Just prior to this, we are witness to some comic bantering between the two groups that would now be condemned by the politically correct. For example, a U.S. serviceman says to the Chinese flyer, “Too bad we don’t have any chop suey for you Chinese boys, I reckon.” The Chinese pilot’s semi-sarcastic rebuttal is “I’m thinking of introducing chop suey to China when I get back as the latest American novelty.” And there are other unexpected but humorous culture clashes on the canteen floor.
The best reason to experience all 135 minutes of Stage Door Canteen is for the staggering number of celebrities and entertainers who are paraded across the screen during the course of the film. You’ll catch glimpses of Tallulah Bankhead, George Raft, Paul Muni, Broadway theater legends Katharine Cornell, Alfred Lunt and Lynn Fontanne, Merle Oberon, Dame May Whitty, Ed Wynn, Ralph Bellamy, Edgar Bergen & Charlie McCarthy.
But the genuine highlights include a very young Peggy Lee performing “Why Don’t You Do Right?” with Benny Goodman and His Orchestra, Ethel Waters singing “Quicksand” to the accompaniment of Count Basie and His Orchestra, rhumba king Xavier Cugat’s rendition of “She’s a Bombshell,” a classical music segment featuring violin virtuoso Yehudi Menuhin, Gypsy Rose Lee doing a stylish striptease and a brief cameo by Harpo Marx in pursuit of a terrified hostess.
There are plenty of memorably odd moments as well. Ethel Merman slams home a completely forgettable tune through the sheer force of her personality while Dame Judith Anderson makes an unlikely hostess, gamely trying to convince the boys that she really isn’t like that creepy Miss Danvers from Rebecca (1940).
Katharine Hepburn shows up toward the end to give a keep-a-stiff-upper-lip speech to our heartbroken heroine and there’s also a surprising “gay” moment between Franklin Pangborn and Johnny Weissmuller in the kitchen as they wash dishes. Weissmuller decides it’s too hot to work in his shirt and strips down, prompting Pangborn to glance at Weissmuller’s chest and then pound his own, imitating the famous Tarzan yell.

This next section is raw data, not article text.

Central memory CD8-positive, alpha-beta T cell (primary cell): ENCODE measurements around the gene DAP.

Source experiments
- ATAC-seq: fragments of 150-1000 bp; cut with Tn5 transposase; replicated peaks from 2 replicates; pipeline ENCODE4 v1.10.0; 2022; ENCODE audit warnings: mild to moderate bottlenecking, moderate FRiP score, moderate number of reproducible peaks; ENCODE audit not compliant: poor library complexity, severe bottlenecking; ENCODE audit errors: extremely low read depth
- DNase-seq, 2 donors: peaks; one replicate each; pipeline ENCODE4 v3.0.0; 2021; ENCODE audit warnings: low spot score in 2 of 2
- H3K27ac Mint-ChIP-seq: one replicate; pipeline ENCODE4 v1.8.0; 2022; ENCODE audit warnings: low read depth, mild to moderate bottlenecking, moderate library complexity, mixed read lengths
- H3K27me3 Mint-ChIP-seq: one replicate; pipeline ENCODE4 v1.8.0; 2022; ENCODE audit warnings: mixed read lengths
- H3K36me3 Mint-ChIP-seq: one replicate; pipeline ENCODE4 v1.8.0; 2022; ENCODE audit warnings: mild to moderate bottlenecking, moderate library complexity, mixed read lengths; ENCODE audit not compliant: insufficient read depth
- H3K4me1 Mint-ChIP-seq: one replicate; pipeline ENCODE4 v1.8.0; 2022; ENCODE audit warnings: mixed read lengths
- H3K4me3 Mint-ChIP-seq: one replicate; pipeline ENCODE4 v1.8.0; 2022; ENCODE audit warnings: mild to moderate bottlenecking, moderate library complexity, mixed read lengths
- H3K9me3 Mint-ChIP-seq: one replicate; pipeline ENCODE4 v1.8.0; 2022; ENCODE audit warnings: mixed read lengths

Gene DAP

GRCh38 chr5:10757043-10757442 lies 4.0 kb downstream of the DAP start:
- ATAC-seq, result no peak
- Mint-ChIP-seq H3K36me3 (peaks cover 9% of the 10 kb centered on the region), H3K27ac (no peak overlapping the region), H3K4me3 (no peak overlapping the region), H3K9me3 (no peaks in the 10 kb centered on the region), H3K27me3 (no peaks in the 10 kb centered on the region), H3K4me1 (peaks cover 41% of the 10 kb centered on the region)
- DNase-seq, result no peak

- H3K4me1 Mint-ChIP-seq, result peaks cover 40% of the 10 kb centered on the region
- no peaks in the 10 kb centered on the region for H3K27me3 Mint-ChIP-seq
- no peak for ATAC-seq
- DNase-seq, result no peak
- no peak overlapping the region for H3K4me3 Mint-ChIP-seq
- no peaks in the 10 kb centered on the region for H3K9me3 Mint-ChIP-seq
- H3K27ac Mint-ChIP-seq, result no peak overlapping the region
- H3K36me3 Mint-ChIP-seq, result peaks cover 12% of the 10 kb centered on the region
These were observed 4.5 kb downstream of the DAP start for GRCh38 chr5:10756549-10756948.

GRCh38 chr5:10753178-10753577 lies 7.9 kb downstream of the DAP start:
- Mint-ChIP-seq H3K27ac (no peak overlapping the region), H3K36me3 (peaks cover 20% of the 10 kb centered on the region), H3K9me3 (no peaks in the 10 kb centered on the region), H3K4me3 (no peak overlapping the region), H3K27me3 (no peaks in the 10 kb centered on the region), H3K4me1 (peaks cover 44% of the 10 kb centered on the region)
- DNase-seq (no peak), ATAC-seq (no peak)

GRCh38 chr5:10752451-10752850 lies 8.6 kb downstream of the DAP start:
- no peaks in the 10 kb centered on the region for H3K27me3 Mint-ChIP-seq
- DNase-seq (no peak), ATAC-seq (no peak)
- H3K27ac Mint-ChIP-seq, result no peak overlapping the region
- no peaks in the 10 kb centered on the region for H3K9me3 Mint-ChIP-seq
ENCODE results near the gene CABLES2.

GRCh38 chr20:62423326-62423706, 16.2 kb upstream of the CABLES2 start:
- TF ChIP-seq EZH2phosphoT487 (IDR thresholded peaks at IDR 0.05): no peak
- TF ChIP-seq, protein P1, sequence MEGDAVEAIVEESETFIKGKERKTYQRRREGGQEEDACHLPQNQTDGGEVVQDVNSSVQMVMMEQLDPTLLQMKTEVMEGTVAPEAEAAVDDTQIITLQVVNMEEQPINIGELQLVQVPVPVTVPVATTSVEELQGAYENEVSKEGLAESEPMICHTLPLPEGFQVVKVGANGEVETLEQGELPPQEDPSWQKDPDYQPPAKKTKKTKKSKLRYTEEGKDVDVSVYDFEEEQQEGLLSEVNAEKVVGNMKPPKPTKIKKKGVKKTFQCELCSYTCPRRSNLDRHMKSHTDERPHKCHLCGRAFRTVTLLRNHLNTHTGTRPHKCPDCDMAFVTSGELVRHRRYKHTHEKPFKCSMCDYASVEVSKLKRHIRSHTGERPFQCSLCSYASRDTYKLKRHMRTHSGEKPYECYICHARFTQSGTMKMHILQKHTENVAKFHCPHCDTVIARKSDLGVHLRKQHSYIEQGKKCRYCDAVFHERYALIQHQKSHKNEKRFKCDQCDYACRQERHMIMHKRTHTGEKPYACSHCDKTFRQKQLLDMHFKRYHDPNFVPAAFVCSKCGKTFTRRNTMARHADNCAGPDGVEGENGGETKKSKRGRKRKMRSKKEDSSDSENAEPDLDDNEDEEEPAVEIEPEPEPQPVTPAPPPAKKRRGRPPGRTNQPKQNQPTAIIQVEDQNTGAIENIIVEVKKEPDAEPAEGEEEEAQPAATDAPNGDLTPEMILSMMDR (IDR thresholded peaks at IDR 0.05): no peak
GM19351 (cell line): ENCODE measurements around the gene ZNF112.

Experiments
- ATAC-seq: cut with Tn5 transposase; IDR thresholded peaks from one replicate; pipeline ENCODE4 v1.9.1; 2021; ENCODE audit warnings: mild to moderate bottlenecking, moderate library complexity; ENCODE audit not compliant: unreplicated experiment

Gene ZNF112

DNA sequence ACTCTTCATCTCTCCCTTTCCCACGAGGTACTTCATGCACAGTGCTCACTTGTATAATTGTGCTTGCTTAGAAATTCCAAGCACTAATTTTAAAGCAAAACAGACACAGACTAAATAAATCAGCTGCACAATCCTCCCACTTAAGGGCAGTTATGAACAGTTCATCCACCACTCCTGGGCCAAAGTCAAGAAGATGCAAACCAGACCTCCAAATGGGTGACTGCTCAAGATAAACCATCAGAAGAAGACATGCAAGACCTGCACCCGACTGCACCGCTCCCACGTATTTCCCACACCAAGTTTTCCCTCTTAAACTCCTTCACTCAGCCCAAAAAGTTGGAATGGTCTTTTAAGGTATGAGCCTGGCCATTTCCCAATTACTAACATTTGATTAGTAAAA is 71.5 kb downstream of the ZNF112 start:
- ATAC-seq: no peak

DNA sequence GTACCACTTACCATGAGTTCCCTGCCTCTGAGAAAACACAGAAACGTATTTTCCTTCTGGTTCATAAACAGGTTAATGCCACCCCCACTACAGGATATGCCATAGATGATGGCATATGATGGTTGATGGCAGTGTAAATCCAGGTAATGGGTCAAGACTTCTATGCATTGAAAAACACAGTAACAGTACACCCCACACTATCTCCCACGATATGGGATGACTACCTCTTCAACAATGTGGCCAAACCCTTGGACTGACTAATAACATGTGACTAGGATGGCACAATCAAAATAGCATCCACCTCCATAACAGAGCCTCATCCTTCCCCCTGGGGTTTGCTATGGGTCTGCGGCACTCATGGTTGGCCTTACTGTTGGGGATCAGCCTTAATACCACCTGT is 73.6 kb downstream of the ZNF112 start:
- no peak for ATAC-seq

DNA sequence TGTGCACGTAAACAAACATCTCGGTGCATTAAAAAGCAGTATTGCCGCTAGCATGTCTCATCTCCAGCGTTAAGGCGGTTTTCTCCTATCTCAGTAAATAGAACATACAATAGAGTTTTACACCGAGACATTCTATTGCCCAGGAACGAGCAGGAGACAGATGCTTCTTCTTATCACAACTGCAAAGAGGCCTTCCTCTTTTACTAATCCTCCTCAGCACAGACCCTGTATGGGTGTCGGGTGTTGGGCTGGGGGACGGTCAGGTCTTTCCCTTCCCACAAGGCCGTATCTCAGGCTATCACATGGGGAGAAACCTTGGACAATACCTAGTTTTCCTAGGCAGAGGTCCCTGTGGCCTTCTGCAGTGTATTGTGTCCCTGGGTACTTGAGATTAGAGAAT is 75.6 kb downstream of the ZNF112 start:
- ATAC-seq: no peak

Stage Door Canteen was produced by Sol Lesser for United Artists and designed as a huge benefit show, with eighty-six and a half percent of the profits going to the American Theatre Wing to establish additional canteens across the U.S. Director Frank Borzage shot half the film in New York and half in Los Angeles in order to accommodate actors who were starring in Broadway productions.
The film’s premise was not particularly unique, however, and Warner Brothers produced two similar features – This is the Army (1943) and Hollywood Canteen (1944) – with all proceeds going to Army relief. It is also interesting to note that among the top ten box office hits of 1943, This is the Army took the number one spot and Stage Door Canteen was ranked number five. During the 1944 Oscar race, Stage Door Canteen received two Academy Award nominations – one for Best Music Score (by Freddie Rich) and one for Best Song, “We Mustn’t Say Goodbye” (by James V. Monaco and Al Dubin). However, Ray Heindorf’s score for This is the Army captured the award for Best Scoring of a Musical Picture while “You’ll Never Know” from Hello, Frisco, Hello received the Oscar for Best Song.
At some point, Stage Door Canteen lost its copyright protection and became a public domain title which explains while there have been so many VHS and DVD copies of the film made available by different distribution companies over the years. It is also difficult to find the original 132 minute version; most available copies are the edited 93-minute TV version. And like most public domain films the print and sound quality of Stage Door Canteen is passable but it could look and sound so much better if someone were willing to fund a complete restoration. *This is a revised and expanded version of an article that originally appeared on the Turner Classic Movies website.